• Hayley E. Park

The Art of Trellising

Hi everyone! We’ve been delayed in getting a post out this past month, as is has felt more important to spend time in conversation and self-education about the current events in our country.

We hope you have all set aside time, in whatever way is functional for you, to be continually involved in the movement against systemic racism. It is one of the perennial weeds in our societal garden, and we as people living on and loving this land are called to eradicate it.

So sharpen your hoes and get hackin’.

This month is a month of big growth. In Oregon our days will stretch to nearly 16 hours in length near the summer solstice, and despite a few rainy days the plants are really showing what they can do with all of that sunshine.

As these growing spurts kick in it’s time to assemble a trellising system for any indeterminate plants that you’re growing (if you haven’t done so already).

Here are some of the trellising techniques we use in the field or in our gardens:

T-Posts & Hortonova

Good for vegetables like: peas, pole beans, cucumbers, indeterminate tomatoes, melons, and squash

Good for flowers like: sweet peas, scabiosa, snapdragons, chrysanthemums, celosia, cosmos, stock, and other long-stemmed blooms

This combo is classic, quick, and recommended for both delicate and heavy-bearing plants.

Using t-posts and a post pounder you can set up a straight row for your Hortonova netting to hang vertical. To keep your netting in place we like to use zip ties, but you can also use tightly knotted twine. This is useful for any climbing/vining plants like peas and pole beans, which will grab on to the netting as they grow. You can also use this on squash, cucumbers, melons, or indeterminate tomatoes but these will need a little extra support as they grow. As these plants grow you can tie them onto the netting using string or twine.


If you're concerned about the weight of your plants, you can consider running a metal wire along the top of your t-posts and securing your Hortonova to this. This is not necessary if you're only growing a few, lighter-weight plants. Here's a closer look on how you can set this up:



Another use for the Hortonova netting is horizontal support in a cut flower garden. Using a horizontal support will help keep flower stems long, and prevent the plants from falling over when the blooms get too heavy. To set this up, make a rectangle with the t-posts. You will want to be sure that the netting is wide enough to be stretched across the short side of your rectangle. Once you have the posts in the ground you can stretch the netting to fit as tightly as possible around the posts, and then lower the netting down the posts until it is 6-8 inches above the ground.

Here's an example of the horizontal netting on some of the cut flower plots of Barn Swallow Blossoms (Check out her beautiful flowers here). These stakes are used in the place of t-posts, but either will do the job!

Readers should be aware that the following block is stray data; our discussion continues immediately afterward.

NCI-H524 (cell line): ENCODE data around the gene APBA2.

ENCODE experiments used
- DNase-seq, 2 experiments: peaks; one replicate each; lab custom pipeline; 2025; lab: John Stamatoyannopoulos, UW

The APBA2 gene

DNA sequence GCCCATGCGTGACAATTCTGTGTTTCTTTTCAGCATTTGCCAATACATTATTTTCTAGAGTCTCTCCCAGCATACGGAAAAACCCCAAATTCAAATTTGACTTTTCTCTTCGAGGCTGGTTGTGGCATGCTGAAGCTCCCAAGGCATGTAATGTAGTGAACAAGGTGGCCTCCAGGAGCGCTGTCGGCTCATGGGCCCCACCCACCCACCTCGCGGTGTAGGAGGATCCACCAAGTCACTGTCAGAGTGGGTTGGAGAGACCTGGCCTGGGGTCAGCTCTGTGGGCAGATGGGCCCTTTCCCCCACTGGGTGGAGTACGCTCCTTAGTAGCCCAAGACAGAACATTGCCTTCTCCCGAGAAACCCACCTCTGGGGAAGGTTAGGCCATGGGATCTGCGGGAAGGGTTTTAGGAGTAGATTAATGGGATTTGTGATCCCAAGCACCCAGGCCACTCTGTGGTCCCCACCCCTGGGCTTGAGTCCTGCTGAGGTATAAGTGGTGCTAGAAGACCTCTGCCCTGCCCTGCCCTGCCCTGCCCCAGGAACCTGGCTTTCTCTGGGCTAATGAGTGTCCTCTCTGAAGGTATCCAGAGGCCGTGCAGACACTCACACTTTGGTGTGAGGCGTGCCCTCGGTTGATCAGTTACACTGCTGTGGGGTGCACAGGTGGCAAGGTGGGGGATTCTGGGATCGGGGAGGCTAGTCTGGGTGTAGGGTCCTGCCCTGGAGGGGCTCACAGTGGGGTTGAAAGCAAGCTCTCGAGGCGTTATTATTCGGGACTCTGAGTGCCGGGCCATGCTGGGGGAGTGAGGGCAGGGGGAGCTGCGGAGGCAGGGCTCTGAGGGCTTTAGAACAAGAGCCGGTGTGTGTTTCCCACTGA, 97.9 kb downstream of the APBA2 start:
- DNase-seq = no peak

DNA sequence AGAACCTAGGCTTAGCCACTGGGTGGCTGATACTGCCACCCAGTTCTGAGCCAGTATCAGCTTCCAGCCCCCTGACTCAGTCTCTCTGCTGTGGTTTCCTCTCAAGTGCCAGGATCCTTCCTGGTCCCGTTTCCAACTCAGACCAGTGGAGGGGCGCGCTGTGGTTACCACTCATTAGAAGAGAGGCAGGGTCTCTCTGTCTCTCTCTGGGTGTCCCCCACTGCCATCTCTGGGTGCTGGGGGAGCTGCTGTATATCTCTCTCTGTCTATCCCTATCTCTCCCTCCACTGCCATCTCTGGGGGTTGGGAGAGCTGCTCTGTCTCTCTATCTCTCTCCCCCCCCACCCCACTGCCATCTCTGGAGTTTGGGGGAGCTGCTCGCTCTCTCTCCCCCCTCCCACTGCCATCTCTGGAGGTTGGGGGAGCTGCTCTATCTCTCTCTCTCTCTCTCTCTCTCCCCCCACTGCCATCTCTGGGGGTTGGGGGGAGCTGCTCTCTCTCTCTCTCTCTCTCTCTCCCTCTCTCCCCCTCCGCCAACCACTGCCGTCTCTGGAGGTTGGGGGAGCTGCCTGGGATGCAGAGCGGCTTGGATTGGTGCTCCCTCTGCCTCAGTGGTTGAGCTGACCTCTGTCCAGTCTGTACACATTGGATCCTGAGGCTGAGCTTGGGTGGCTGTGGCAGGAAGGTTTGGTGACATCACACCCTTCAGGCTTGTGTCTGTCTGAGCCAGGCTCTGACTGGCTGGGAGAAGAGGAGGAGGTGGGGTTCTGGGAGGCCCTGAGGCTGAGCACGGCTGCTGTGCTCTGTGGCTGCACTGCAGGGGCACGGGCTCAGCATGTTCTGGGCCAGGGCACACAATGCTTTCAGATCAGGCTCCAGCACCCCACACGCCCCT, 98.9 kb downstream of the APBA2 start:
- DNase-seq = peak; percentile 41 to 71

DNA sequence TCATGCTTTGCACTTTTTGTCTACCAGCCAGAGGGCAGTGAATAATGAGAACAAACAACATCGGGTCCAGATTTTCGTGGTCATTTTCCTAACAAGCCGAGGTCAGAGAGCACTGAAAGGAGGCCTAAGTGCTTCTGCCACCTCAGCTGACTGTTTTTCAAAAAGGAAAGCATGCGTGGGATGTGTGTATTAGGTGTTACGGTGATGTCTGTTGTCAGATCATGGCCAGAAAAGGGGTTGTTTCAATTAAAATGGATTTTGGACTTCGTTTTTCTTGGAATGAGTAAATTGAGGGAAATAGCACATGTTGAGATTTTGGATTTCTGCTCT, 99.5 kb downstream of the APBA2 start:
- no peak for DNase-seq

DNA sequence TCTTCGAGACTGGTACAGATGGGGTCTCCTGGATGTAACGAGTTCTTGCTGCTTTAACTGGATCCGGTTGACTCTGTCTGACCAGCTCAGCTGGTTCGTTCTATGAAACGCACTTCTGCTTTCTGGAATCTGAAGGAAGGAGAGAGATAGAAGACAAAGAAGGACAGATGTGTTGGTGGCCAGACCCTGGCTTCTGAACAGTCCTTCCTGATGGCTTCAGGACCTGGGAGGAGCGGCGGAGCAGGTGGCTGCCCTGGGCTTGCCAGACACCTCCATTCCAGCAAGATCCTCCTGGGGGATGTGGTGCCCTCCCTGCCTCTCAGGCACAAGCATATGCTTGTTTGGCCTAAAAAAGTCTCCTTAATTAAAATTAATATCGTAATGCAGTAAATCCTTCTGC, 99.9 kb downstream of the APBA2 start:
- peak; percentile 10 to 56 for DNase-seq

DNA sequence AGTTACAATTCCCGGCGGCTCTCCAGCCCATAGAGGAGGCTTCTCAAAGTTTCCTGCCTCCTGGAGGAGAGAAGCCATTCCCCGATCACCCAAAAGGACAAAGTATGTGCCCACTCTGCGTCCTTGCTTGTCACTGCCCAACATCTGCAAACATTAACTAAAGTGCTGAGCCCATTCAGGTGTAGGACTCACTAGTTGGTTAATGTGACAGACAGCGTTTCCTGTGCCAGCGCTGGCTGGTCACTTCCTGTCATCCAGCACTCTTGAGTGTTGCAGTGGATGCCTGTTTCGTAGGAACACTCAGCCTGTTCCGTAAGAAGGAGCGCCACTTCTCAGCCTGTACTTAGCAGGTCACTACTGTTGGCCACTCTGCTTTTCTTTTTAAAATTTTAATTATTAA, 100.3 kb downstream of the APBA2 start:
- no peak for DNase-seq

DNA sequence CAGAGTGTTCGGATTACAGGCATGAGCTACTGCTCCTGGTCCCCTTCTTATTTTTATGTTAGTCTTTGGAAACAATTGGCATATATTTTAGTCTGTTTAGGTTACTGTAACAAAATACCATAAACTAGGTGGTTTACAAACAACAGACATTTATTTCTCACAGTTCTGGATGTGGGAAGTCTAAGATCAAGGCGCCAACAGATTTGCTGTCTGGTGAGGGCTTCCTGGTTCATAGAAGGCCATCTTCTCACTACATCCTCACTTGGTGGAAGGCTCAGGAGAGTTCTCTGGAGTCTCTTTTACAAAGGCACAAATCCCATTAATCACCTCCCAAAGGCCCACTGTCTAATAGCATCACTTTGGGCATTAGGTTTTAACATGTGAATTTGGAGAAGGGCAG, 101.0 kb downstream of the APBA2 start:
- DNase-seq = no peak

We also want to note that Hortonova is a plastic netting. Although plastic is incredible useful, it's also incredible wasteful. Hortonova can be used for multiple years if kept in good shape and stored well. We advocate for doing so.


T-Posts & String

Good for vegetables like: peppers, eggplant, determinate tomatoes, indeterminate tomatoes, and peas

Another way to trellis that we often use on the farm involves t-posts and string or twine. This is great for all tomatoes, as well as any tall peppers and eggplants that you worry might topple over. To set this up, place t-posts at either end of a row of plants in your garden. Once your plants have grown about a foot tall tie a string on one of the end t-posts, about 8-12 inches off of the ground. You can then serpentine the string around your plants until you reach a t-post at the other end, where you will wrap the string around and serpentine back the first t-post in an alternating pattern to the way you first went through and tie off the string at the same end that you started from. You can repeat this process as your plants grow, leaving about 8-12 inches between strings. To help visualize the process, check out this video:

https://www.youtube.com/watch?v=a6YDs_b6Kow


String & Whatever you’ve got

Good for whatever you can think of, keeping in mind the weight and height of your plants!

Finally, and maybe the best of all, is the make it up with some string and whatever you’ve got method. We’ve used this successfully on everything from sweet peas to heirloom tomatoes in our gardens and it’s always the most fun. This approach is all about making do with what you have around that is tall and can bear weight. In the past we’ve made bamboo lean-tos and tied strings to our indeterminate tomatoes, which had a great look but became more and more of a lean-over as the season went on. Our most recent use of string in the garden is the “Wall of Sweet Peas” that we set up along a sunny fence line this year. Not only is it a great built-in trellis spot, the fencing actually blocks the wind and has helped the peas to grow extra lush!


We really recommend trying a new type of trellising on at least one plant every year.

It’s so easy to be passive in your trellising approaches in the garden. Those little metal cages that hold your tomatoes off the ground are cheap and get the job done. But if you’re looking to increase your yields, or fine-tune your ideal garden aesthetic, trellising is a great place to pay attention to.

Stay tuned in the upcoming weeks to see pictures of our Wall of Sweet Peas in bloom, and let us know how you’re trellising plants this year! We’re always looking for creative inspiration from other green-thumbed folks.

And…this wraps up our spring posts for the season, and the next time you hear from us it will be SUMMER. Can you believe it? We can’t.

Cheers to enjoying the long days and the wave of the seasonal bounty!

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